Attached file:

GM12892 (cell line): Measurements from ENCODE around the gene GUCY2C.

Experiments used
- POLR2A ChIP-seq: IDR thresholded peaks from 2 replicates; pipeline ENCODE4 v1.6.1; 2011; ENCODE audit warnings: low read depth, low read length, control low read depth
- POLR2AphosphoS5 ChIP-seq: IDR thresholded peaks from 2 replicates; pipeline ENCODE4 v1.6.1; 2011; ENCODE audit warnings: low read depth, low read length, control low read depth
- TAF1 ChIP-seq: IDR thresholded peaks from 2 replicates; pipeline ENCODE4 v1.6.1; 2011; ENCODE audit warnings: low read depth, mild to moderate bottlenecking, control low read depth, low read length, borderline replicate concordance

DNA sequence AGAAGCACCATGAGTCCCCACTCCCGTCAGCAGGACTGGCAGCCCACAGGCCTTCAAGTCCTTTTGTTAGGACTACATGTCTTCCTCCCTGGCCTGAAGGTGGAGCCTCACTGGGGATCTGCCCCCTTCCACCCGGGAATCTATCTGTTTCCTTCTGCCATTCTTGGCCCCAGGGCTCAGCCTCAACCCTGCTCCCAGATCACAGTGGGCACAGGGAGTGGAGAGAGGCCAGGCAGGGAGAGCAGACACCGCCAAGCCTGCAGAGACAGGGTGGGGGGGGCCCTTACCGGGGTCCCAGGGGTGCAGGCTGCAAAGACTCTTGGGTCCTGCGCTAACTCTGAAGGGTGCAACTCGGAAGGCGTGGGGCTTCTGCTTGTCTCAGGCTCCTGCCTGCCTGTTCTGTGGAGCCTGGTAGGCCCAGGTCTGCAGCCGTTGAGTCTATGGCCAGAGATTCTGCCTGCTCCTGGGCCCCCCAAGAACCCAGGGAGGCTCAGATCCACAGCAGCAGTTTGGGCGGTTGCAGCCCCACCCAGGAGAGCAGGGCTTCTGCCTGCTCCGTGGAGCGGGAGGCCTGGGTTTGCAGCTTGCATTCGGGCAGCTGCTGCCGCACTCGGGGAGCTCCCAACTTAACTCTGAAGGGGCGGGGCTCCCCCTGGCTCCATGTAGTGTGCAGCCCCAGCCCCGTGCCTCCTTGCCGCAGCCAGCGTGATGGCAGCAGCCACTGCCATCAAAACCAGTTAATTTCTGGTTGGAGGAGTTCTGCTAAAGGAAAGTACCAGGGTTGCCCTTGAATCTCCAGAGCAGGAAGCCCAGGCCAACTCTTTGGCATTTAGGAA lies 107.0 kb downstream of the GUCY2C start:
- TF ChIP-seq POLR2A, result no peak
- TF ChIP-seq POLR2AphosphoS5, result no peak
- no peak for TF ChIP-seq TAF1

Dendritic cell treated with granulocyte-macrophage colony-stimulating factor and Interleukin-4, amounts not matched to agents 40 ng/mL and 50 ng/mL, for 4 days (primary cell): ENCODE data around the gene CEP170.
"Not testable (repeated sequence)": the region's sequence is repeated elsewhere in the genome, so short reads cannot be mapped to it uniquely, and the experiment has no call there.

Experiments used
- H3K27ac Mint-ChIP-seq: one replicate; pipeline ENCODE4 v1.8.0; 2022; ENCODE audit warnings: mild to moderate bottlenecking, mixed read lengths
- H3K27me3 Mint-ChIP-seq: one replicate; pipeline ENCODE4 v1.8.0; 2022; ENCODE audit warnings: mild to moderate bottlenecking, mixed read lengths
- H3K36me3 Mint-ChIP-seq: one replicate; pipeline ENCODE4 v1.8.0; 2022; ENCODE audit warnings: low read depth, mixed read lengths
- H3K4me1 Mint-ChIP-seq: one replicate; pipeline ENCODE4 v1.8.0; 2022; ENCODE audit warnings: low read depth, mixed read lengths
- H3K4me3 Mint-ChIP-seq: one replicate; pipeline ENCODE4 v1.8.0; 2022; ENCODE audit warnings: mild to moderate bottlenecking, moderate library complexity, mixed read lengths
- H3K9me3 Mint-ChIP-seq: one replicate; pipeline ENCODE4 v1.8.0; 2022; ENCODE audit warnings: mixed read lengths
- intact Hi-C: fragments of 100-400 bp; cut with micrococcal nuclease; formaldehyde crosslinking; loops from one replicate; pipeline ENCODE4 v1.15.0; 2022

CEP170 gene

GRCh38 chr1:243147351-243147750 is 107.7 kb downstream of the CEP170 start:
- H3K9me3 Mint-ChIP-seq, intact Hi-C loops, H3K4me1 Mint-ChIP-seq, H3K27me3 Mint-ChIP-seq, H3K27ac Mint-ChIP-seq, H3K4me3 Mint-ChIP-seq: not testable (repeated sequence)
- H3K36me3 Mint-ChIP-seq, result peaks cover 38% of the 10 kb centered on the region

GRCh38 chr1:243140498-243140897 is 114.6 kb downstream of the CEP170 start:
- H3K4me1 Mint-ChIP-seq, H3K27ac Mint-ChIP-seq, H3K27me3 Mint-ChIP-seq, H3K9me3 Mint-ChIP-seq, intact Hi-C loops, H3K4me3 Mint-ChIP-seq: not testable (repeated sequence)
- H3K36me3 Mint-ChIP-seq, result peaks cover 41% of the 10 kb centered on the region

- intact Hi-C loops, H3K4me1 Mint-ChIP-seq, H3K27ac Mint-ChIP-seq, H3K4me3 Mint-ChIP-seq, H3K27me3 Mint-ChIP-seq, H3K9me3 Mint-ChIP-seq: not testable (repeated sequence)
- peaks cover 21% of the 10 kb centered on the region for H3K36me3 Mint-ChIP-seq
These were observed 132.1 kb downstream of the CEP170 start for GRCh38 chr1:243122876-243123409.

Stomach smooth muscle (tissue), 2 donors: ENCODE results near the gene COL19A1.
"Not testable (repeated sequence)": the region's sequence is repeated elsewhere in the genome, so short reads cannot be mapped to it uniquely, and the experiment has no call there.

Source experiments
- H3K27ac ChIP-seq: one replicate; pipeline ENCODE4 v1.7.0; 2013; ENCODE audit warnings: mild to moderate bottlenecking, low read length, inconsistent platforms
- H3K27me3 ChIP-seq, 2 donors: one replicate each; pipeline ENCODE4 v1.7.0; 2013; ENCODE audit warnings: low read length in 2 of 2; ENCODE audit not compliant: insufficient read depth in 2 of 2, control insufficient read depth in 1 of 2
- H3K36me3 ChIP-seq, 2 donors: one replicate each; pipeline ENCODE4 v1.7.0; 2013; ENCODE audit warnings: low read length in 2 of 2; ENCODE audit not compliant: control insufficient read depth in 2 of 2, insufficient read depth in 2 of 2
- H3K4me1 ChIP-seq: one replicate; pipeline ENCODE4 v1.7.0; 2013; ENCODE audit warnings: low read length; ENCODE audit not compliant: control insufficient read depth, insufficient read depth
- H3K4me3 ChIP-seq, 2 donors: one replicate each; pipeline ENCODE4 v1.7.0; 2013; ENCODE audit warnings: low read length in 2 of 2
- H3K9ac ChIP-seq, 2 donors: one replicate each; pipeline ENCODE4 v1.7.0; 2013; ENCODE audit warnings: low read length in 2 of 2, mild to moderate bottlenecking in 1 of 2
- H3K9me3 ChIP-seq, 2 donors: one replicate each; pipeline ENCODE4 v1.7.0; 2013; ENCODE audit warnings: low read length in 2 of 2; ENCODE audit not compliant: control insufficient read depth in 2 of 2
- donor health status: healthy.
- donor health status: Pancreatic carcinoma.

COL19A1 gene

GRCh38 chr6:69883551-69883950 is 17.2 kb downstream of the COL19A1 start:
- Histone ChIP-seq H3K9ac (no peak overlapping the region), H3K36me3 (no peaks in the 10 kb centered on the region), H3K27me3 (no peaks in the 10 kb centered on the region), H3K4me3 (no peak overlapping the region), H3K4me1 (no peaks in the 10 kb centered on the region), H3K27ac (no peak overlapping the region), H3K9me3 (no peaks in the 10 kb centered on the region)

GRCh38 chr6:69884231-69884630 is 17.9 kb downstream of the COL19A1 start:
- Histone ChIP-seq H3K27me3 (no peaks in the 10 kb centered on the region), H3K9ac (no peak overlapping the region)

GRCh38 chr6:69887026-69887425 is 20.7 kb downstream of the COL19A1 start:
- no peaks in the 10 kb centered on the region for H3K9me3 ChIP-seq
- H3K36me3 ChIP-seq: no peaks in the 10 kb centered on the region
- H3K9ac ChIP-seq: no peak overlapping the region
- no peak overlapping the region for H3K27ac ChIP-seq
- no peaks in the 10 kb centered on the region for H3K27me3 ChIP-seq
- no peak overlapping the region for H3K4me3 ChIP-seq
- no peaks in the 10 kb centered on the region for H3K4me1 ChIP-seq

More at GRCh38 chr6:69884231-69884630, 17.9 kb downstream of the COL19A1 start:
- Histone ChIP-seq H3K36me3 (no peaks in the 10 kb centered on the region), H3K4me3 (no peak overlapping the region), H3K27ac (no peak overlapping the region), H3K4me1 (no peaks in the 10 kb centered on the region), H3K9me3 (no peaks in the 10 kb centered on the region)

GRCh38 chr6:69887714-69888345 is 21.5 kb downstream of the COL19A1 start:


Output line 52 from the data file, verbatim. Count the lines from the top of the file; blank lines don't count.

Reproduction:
- no peaks in the 10 kb centered on the region for H3K27me3 ChIP-seq